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Although I spent the previous year planning my wilderness voyage and buying, then organizing food and gear... I took several weeks at my parents home in Alabama polishing the final touches of planning and preparation


During these last few weeks of preparation I spread out all of my gear daily, studying it piece by piece, taking notes, and making adjustments as necessary. After all this was more than just "gear", it would soon become my only life-support system in a wilderness that would be unforgiving and easily fatal if I made a mistake. Getting to know and understand my gear was essential to a safe trip, so I spent a lot of time considering every single piece. (Although a high-powered rifle is in the photo, I later decided to leave it behind due to weight.)

Here is some of the pre-packaged food that I prepared before leaving home such as dry rice, beans, noodles of every kind, nuts, granola, dried milk, cereals, etc. Not knowing for sure what I would be able to buy in the indian fishing villages along the Yukon, I also packed several #10 cans (1-gallon) of prepared freeze dried meals that I stuffed way up in the hull of my bow and stern. This would be my emergency food supply, I thought.

North to Alaska!

By this time driving to the Far North had become a regular part of my life and this was my fourth such journey up the Alaska Highway. My destination this time would be Whitehorse, the capital of the Yukon Territory which would take approximately 10 days from Birmingham, Alabama.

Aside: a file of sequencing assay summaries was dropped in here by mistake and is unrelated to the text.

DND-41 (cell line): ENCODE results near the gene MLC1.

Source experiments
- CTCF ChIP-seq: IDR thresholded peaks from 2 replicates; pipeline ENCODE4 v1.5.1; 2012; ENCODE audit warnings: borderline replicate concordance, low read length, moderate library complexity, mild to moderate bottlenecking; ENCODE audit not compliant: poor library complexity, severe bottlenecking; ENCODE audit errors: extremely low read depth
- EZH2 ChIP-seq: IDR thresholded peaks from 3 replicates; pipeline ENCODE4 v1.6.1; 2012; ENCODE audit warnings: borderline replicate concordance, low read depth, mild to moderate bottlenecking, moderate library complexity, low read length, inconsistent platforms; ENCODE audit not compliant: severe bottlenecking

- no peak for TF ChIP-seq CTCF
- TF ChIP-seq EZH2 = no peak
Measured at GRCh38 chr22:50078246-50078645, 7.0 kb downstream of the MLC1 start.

At Dawson Creek, British Columbia this flag marks Mile 0 of the famous Alaska Highway which goes on for 1,500 more miles to Fairbanks, Alaska. This overland route to Alaska was built during WWII so that cargo ships wouldn't have to dodge Japanese torpedos.

I know that it's already late May but snow can fall at anytime in the Far North high country.

Even as late as the 1970's most of the Alaska highway still remained unpaved and a true challenge to traverse, but as this beautiful section along Kluane Lake in the Yukon shows it is now at least tar and gravel.


This was just a roadside campsite along the way somewhere in British Columbia. This ten day drive was something akin to a dream knowing that a five year goal was almost at the point of reality.


After 10 days on the road I finally arrive in Whitehorse, take a fine hot shower, then found someone who would store my truck for a couple of dollars a day. I then bought a bus ticket to Carcross, British Columbia about 75 miles south of Whitehorse and at the edge of the headwaters of the Yukon river. This photo shows all of my gear (including a folding kayak) packed neatly into two canvas bags and a backpack outside the Whitehorse bus terminal.


Besides the Yukon river there isn't much in Carcross except the Carcross Hotel and Mathew Watson's General Store. Yes, I visited both and even the locals thought that I was crazy for plunging into such a wilderness alone.


This is an old sternwheeler under restoration from the Klondike goldrush of the late 1800's which towered over me as I assembled my folding kayak. History has always captured my spirit and the Klondike goldrush era would be heavy upon my mind for the next 500 miles to Dawson City!


I was the only person on the government subsidized bus to Carcross so you can imagine the lively conversation that I had with the bus driver. He was quite amazed by my plans and hung around until I had my kayak assembled, then was kind enough to click this last photo for me before I headed off into the wild!

click here for PHOTOS PAGE 2